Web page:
• On June 22, the Virginia Marine Resources Commission meets in Newport News. For more information, phone Jane McCroskey at (757) 247-2215.
  • On June 23, the Department of Health’s Sewage Handling and Disposal Appeal Review Board meets in Richmond. For more information, phone Donna Tiller at (804) 864-7470.
Now, here’s one upcoming meeting about Total Maximum Daily Loads, or TMDLs, for impaired waters:
  • June 24 in Rockbridge Baths, on the TMDL implementation plan for Hays Creek and three tributaries in Rockbridge and Augusta counties. For more information, phone Nesha McRae at (540) 332-9238.
Finally, in upcoming educational and recreational events.  This week we focus on four river events coming up in July:
  • From July 8 to 11, the Interstate Commission on the Potomac River Basin is holding the Potomac River Ramble, a paddling, camping, and learning trip. For more information, phone (301) 984-1908. 
  • On July 10, the James River Association is holding the James River Runoff Rundown, a fundraising activity attempting to have boaters cover all 340 miles of the James in one day. For more information, phone (804) 788-8811. 
  • On July 17, at the Low Water Bridge Campground in Warren County, the Potomac and Shenandoah Riverkeepers are holding the Shenandoah River Rodeo, an annual music, food, and paddling festival. For more information, phone (202) 222- 0707.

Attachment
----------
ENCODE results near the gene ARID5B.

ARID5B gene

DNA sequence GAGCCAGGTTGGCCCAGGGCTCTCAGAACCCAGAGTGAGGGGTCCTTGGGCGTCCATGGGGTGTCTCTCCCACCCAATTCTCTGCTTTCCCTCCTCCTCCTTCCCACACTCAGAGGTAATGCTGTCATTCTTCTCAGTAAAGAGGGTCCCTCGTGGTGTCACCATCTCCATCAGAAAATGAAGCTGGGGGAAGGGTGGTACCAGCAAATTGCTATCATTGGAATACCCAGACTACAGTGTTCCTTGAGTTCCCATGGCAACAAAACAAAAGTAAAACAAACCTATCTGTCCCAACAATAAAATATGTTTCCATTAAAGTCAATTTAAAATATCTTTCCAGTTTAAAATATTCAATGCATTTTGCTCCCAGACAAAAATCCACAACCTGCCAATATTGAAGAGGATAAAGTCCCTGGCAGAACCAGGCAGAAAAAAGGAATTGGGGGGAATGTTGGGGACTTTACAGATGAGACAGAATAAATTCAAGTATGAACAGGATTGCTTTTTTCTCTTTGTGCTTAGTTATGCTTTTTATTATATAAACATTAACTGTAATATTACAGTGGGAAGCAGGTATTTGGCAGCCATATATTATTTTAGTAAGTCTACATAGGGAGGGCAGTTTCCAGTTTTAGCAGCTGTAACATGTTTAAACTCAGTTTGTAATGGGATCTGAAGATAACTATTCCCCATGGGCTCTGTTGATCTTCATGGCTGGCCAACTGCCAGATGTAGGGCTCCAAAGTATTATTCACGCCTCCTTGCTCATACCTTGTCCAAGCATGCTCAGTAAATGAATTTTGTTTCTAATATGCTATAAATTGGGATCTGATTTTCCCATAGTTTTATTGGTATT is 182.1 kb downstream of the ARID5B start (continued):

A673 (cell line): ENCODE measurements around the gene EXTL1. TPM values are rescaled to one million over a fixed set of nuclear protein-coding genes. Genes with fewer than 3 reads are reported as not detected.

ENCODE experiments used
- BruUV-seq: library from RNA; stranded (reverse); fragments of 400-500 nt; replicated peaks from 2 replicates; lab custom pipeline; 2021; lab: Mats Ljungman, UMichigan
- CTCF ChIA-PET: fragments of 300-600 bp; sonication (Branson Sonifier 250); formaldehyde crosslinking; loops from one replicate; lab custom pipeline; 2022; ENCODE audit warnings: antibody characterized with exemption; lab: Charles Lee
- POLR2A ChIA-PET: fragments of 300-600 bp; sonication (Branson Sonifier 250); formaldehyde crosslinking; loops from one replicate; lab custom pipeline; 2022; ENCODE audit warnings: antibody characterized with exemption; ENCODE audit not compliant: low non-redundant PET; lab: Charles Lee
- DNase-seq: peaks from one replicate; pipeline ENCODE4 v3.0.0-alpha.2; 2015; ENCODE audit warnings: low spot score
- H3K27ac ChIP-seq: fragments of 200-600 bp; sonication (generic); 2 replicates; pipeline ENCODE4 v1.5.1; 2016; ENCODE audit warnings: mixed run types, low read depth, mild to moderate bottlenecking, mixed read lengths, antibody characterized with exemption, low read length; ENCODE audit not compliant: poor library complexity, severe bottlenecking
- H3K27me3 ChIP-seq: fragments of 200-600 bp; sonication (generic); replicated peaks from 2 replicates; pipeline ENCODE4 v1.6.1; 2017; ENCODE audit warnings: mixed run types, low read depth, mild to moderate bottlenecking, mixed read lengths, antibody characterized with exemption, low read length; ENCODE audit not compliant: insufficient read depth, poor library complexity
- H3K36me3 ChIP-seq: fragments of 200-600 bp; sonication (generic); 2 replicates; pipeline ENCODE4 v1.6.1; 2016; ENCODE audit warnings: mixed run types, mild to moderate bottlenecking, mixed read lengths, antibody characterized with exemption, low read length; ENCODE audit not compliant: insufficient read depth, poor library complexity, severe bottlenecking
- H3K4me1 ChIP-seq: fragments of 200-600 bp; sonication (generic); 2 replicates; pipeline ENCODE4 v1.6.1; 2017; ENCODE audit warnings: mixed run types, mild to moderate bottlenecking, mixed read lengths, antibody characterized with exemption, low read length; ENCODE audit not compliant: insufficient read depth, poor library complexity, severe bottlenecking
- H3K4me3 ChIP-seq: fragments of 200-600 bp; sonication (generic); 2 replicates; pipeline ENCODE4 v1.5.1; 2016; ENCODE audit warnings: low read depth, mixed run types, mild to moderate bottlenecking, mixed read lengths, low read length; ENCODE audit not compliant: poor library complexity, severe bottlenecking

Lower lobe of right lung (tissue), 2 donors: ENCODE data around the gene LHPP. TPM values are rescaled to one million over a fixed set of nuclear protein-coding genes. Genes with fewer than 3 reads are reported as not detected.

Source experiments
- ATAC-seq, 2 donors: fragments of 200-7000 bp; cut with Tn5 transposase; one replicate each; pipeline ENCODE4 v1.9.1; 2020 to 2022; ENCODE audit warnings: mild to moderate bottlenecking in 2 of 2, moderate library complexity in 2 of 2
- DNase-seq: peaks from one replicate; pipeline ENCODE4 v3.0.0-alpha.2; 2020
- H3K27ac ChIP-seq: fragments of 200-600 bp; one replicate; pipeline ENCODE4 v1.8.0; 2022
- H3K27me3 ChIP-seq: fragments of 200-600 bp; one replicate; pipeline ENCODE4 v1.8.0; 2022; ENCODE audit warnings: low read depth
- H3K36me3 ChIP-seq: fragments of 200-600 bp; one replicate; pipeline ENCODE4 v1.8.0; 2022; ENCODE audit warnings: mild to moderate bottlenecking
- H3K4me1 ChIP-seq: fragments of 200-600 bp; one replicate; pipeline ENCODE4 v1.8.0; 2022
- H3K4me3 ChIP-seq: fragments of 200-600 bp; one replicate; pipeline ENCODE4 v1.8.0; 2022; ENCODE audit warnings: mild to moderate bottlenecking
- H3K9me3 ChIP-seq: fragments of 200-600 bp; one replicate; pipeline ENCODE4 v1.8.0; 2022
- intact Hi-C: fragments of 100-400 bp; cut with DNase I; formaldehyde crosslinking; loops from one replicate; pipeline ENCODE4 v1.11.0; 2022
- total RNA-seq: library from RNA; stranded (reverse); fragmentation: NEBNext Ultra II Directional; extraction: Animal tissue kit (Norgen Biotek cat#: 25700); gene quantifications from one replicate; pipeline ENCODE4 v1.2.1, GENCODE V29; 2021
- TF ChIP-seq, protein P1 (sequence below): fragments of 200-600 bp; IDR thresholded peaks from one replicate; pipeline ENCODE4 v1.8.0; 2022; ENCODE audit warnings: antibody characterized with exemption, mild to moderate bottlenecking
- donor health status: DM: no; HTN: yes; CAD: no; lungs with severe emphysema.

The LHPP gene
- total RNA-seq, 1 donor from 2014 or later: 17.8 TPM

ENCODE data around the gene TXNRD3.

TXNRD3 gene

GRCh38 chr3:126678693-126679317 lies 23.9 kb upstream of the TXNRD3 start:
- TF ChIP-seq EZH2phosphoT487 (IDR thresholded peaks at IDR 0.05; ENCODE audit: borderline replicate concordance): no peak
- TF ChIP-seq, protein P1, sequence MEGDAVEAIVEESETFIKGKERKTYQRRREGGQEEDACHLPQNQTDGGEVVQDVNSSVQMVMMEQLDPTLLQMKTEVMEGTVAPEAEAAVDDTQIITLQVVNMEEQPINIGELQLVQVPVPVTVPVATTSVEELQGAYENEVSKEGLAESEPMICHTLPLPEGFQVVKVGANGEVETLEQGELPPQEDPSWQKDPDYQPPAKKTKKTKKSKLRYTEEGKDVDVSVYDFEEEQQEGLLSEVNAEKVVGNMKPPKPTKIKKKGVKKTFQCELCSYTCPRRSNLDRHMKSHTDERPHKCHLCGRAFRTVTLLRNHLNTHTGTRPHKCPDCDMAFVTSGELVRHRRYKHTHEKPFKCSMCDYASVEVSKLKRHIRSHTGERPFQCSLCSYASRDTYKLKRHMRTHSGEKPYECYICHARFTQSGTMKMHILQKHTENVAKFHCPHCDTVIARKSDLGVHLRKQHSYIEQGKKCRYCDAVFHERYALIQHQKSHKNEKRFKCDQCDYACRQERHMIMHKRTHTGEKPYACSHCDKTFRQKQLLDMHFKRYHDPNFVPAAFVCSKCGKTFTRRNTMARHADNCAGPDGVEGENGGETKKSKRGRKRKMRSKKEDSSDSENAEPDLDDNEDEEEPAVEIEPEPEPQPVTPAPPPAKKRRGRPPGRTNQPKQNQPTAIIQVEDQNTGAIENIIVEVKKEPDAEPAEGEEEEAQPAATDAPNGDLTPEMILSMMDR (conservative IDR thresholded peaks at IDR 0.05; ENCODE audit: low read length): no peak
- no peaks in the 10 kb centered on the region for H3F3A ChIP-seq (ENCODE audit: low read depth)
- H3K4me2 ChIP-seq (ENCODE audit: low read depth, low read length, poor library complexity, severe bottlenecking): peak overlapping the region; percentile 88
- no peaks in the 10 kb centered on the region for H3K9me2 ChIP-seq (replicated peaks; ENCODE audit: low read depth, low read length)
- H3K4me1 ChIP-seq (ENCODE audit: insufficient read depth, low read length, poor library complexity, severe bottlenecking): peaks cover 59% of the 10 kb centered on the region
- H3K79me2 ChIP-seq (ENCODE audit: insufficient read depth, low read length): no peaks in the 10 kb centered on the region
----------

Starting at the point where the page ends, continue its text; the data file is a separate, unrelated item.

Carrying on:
• And from July 24 to August 18—Saturdays through Wednesdays only—the National Committee for the New River is holding the New River Expedition, a trip along the length of the New from North Carolina to West Virginia. For more information, phone (336) 982-6267.

    For more information about government policy and regulatory meetings, click here for the Virginia Regulatory Town Hall, where these meetings are listed by date. E-mail addresses for contact people are available there. For TMDL meetings, click here for the Virginia Department of Environmental Quality TMDL Web site. Please note that TMDL meetings are also listed at the Town Hall site, but are included among all other meetings.  In the educational and recreation events section, organizations, events, or both are hyperlinked whenever possible. Click on those links for more information.
Virginia Water Radio is a product of the Virginia Water Resources Research Center, which is solely responsible for the show’s content. Hosting and bandwidth for this podcast are also provided by the Water Center. We invite you to visit the center online at

Show notes and production assistance were provided by Patrick Fay. Recording assistance was provided by the Office of University Relations at Virginia Tech.

Opinions expressed on this show are not necessarily those of the Water Center, Virginia Tech, or this station.

If you need more information about anything mentioned this week, call us at (540) 231-5463, or visit our web site at